Are central and local finance teams on the same page?
The new standards on financial instruments and revenue recognition are highly complex and will have far-reaching effects on companies’ reported numbers. Central finance teams are working on impact analyses and creating models to calculate the consequences.
But the devil is in the detail: to get the accounting right, knowledge of the intricacies – such as the specific sales contract terms and the debtors’ profile – is absolutely key. And it is the commercial teams who negotiated the contract terms at a local level who really understand that detail.
From what I’m hearing in the market, implementation is being driven largely by central finance teams. Of course, they are getting data and information from local offices to inform their judgements and implementation decisions – but do they fully understand it and can they interpret it in such a way that the model is fit for purpose?
Other major new IFRSs that have come into effect have simply not had the scale of impact that these two standards will.
Business combinations, for example, or share-based payments – the effects of both of these could be determined by the group finance function with minimal input from divisions.
But the impact of IFRS 9 and IFRS 15 can be more pervasive, with core business processes being affected. In order to determine the impact, information about the nature of agreements with the local customer base is vital. And if the system and control impacts are found to be extensive, the consequential re-engineering of processes will also need input at a local business level.
The usual, centrally led approach to accounting change projects needs reworking to take account of regional variations, too.
Thinking about IFRS 9, the legal rules around mortgages vary around the world. In some states in the US, for example, a defaulting customer may be able to hand in the keys and be free of any further obligation towards the lender. But in other countries, the customer is still liable and can be pursued for repayments. So the central finance team must have enough information about the contracts held locally to build an expected credit loss (ECL) model that accurately reflects the realities on the ground.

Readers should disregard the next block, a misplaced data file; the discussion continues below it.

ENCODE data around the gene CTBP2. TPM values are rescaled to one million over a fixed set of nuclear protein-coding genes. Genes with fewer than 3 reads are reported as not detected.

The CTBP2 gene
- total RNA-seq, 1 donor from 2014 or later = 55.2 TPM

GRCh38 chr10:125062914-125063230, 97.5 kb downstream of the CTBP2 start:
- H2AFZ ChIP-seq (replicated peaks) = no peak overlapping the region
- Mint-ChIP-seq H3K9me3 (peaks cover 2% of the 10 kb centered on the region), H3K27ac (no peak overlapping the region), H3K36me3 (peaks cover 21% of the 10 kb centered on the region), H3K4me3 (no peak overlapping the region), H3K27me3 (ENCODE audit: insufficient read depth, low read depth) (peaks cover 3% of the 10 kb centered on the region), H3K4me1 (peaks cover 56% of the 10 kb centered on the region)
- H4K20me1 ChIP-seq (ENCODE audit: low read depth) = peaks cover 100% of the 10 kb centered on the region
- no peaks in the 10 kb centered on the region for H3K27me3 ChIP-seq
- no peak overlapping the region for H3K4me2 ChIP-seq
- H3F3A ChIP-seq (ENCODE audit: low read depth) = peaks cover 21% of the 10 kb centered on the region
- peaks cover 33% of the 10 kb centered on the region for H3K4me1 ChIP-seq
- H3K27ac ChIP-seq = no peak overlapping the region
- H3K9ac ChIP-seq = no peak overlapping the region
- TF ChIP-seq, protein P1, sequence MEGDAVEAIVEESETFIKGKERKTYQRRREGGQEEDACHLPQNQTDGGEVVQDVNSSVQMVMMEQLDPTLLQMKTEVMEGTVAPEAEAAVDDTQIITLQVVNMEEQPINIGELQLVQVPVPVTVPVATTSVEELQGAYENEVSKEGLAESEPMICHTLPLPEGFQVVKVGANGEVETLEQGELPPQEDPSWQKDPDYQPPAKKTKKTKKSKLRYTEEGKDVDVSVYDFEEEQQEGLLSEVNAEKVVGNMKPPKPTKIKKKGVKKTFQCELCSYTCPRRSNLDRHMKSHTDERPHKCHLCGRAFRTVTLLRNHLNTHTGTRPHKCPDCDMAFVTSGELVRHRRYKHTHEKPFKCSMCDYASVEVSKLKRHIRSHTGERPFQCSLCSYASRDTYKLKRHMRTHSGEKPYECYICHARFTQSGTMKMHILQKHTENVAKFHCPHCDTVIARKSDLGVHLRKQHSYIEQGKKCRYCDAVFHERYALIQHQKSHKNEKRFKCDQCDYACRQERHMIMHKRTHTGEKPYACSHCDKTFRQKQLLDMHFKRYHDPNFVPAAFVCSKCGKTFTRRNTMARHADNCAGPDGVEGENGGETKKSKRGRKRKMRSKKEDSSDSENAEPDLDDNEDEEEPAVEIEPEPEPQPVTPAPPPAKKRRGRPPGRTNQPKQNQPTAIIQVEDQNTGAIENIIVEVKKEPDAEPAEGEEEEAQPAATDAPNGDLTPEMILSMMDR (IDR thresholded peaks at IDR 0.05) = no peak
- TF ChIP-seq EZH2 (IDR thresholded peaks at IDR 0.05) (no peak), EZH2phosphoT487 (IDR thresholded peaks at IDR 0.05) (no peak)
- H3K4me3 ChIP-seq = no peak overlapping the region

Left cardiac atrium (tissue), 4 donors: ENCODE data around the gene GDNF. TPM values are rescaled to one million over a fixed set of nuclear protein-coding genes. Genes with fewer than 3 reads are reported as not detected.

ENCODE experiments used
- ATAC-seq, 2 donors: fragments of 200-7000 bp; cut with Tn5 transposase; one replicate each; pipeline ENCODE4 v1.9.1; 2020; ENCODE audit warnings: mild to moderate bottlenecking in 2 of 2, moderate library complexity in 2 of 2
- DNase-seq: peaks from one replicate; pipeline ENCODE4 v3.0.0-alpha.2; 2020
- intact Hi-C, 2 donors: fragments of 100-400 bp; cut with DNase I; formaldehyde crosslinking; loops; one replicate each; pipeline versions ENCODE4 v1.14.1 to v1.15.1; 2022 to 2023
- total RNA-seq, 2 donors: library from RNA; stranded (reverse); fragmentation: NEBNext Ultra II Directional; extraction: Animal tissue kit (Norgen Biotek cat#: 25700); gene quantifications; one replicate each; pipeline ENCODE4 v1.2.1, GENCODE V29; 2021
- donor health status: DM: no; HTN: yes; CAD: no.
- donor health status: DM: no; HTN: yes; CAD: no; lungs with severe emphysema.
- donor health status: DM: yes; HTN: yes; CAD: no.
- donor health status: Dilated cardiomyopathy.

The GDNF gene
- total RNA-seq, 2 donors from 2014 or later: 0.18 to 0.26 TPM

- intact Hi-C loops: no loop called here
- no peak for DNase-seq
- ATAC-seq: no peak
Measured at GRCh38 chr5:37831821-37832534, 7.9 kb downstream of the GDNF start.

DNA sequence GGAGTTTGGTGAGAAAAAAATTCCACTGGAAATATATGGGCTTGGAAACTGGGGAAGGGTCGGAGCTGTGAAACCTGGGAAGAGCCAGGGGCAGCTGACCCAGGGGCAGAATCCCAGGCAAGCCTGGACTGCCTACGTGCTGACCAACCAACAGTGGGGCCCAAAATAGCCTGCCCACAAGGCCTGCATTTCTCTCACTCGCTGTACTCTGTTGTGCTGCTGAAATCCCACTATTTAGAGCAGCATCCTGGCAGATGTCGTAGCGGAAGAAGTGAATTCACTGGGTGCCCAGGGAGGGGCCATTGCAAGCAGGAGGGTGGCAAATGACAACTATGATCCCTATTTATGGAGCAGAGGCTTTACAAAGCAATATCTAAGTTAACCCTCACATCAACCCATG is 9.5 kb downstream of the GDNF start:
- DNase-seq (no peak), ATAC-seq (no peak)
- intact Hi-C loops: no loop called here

Similarly, when the central finance team wants to calculate the impact of IFRS 15, it has to take into account the differences in sales contracts for different products, business lines and jurisdictions. Deciding how to apply
IFRS 15 to a sales contract relies on local knowledge and analysis.
If the accounting change project is to take account of the specific situation in different regions and offices, group and local teams need to be talking to each other like never before. If they don’t, the implementation may not be fit for purpose, which would mean difficult conversations with investors and analysts later.
In many cases, it seems that local CFOs may not, as yet, be fully connected to the central projects. This is really concerning. Local CFOs must ensure that the solutions deployed take account of the local situation. After all, it is the local CFOs who will have to sign off the local statutory accounts, as well as on reports to head office.
It’s not long now until the impact disclosures for both standards will need to be finalised and published in the 2017 annual financial statements. My recommendation is that good two-way communication starts today, if it hasn’t already, so that the responsibilities of central vs local finance teams are clear and understood, and that timelines are agreed.
Don’t forget that in some cases, additional IT systems may need to be developed – which could take some time.
Once the models are ready, your auditors will need time to perform all their procedures to get evidence about how numbers have been prepared. So at both group and local level, CFOs should already be talking to their auditors.
Bear in mind that local auditors will also need to liaise with group auditors. They need to agree the work that needs to be performed locally; the audit work to be performed centrally; and the sign-off procedures needed to issue the group audit opinion, as well as the local audit opinion.
Needless to say, all parties will want this process to happen as smoothly as possible.
Now is the time to ensure that all of this is under way. After all, no group will want to get its 2017 estimates wrong and have the embarrassment of correcting them in the 2018 financial statements. And neither will the local CFO!
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Martijn Huiskers is leader of KPMG’s IFRS 9 readiness project and experienced banking audit partner of KPMG Netherlands.